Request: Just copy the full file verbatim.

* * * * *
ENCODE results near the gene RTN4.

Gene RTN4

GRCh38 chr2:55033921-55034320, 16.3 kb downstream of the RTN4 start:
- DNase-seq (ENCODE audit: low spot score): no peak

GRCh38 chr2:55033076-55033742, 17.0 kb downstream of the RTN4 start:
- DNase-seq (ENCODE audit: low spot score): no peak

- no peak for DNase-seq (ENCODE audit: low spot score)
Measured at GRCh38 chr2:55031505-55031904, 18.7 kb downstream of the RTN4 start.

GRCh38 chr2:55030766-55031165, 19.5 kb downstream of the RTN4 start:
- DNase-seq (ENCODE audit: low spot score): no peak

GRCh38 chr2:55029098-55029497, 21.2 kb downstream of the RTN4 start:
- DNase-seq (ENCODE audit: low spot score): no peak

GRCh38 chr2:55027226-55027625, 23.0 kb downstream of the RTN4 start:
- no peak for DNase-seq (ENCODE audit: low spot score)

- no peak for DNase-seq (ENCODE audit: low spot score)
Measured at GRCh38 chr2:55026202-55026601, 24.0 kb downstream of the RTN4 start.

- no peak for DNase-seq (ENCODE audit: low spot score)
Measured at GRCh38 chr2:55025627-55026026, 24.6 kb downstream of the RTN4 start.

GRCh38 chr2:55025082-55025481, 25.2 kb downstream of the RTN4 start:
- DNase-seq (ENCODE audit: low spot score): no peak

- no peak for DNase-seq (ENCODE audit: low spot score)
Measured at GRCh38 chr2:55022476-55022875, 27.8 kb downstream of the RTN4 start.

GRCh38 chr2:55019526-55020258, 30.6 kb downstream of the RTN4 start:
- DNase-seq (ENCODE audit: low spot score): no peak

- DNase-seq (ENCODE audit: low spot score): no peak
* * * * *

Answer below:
ENCODE results near the gene RTN4.

Gene RTN4

GRCh38 chr2:55033921-55034320, 16.3 kb downstream of the RTN4 start:
- DNase-seq (ENCODE audit: low spot score): no peak

GRCh38 chr2:55033076-55033742, 17.0 kb downstream of the RTN4 start:
- DNase-seq (ENCODE audit: low spot score): no peak

- no peak for DNase-seq (ENCODE audit: low spot score)
Measured at GRCh38 chr2:55031505-55031904, 18.7 kb downstream of the RTN4 start.

GRCh38 chr2:55030766-55031165, 19.5 kb downstream of the RTN4 start:
- DNase-seq (ENCODE audit: low spot score): no peak

GRCh38 chr2:55029098-55029497, 21.2 kb downstream of the RTN4 start:
- DNase-seq (ENCODE audit: low spot score): no peak

GRCh38 chr2:55027226-55027625, 23.0 kb downstream of the RTN4 start:
- no peak for DNase-seq (ENCODE audit: low spot score)

- no peak for DNase-seq (ENCODE audit: low spot score)
Measured at GRCh38 chr2:55026202-55026601, 24.0 kb downstream of the RTN4 start.

- no peak for DNase-seq (ENCODE audit: low spot score)
Measured at GRCh38 chr2:55025627-55026026, 24.6 kb downstream of the RTN4 start.

GRCh38 chr2:55025082-55025481, 25.2 kb downstream of the RTN4 start:
- DNase-seq (ENCODE audit: low spot score): no peak

- no peak for DNase-seq (ENCODE audit: low spot score)
Measured at GRCh38 chr2:55022476-55022875, 27.8 kb downstream of the RTN4 start.

GRCh38 chr2:55019526-55020258, 30.6 kb downstream of the RTN4 start:
- DNase-seq (ENCODE audit: low spot score): no peak

- DNase-seq (ENCODE audit: low spot score): no peak